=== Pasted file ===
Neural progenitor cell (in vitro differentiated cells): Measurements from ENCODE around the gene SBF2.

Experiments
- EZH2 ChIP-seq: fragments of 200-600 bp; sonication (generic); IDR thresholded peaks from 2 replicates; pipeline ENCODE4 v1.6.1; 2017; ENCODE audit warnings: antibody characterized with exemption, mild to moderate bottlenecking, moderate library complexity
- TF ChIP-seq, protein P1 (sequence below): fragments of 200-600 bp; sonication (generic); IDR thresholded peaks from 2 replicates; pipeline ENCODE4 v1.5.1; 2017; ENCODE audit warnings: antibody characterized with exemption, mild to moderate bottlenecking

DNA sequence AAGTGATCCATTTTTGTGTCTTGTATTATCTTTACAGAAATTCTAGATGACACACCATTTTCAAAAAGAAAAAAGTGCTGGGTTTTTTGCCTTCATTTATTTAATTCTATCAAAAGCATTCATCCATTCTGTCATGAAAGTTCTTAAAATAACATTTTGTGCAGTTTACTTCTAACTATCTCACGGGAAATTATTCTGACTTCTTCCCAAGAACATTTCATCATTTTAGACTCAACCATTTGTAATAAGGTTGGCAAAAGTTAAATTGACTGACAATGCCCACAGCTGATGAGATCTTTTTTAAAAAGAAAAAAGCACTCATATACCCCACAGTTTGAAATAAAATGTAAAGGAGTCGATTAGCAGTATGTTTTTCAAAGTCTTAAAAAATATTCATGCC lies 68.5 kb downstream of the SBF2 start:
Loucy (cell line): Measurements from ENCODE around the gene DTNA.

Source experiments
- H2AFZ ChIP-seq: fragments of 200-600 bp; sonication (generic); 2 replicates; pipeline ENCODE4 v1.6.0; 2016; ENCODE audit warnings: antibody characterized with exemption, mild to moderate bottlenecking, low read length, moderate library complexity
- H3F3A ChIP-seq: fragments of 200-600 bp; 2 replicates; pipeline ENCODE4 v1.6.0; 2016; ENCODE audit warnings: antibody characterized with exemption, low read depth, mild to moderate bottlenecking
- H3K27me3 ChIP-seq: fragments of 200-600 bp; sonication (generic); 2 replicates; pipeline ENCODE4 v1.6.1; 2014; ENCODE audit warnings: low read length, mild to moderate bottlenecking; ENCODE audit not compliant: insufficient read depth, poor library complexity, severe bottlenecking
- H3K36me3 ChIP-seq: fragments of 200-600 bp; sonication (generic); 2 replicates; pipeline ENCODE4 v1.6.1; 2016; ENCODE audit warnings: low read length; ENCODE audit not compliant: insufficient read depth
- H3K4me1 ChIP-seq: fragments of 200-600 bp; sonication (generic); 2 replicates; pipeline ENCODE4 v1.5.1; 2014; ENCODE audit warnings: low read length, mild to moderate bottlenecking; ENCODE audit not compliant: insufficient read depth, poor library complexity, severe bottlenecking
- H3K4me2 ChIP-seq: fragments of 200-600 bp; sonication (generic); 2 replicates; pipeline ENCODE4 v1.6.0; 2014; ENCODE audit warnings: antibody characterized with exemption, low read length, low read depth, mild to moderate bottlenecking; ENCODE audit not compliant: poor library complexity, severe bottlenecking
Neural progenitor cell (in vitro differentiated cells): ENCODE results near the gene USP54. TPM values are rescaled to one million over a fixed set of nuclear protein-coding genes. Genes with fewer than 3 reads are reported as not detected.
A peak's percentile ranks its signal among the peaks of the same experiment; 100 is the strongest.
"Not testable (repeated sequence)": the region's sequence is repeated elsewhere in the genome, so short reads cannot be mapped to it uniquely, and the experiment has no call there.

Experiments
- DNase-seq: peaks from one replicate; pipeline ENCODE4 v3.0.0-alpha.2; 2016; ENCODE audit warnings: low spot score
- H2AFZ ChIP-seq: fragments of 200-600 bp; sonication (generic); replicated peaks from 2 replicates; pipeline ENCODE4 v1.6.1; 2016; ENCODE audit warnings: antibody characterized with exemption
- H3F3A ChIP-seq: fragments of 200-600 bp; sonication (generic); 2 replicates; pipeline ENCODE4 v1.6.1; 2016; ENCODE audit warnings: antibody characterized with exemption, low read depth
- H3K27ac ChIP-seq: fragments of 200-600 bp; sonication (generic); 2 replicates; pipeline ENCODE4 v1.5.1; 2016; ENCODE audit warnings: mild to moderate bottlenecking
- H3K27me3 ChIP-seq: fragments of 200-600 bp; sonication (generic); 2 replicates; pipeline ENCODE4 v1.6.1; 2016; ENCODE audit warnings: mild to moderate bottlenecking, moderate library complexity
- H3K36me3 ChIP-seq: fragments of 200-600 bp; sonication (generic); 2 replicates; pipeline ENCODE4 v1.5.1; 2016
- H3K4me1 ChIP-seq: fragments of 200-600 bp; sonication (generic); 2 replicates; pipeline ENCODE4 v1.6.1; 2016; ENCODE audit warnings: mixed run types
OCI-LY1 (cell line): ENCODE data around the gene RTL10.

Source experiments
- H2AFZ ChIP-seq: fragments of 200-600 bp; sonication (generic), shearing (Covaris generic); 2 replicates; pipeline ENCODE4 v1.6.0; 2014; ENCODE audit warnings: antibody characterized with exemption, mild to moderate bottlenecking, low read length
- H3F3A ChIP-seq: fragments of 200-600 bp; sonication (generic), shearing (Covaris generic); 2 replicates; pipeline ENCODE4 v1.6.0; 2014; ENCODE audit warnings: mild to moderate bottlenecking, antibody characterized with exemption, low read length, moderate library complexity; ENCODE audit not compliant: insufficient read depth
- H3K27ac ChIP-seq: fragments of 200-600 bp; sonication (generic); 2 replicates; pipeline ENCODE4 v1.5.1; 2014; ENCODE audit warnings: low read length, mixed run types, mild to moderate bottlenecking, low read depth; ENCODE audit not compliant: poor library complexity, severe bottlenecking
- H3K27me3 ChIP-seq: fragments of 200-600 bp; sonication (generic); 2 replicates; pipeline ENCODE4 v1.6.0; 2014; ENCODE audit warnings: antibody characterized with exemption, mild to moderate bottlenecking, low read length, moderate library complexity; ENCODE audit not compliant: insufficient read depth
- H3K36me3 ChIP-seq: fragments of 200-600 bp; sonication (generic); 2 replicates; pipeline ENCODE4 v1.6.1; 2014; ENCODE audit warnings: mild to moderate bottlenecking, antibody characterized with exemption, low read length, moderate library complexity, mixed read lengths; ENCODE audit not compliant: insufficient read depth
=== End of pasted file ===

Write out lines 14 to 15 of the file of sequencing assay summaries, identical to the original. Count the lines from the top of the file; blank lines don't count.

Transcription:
Neural progenitor cell (in vitro differentiated cells): ENCODE results near the gene USP54. TPM values are rescaled to one million over a fixed set of nuclear protein-coding genes. Genes with fewer than 3 reads are reported as not detected.
A peak's percentile ranks its signal among the peaks of the same experiment; 100 is the strongest.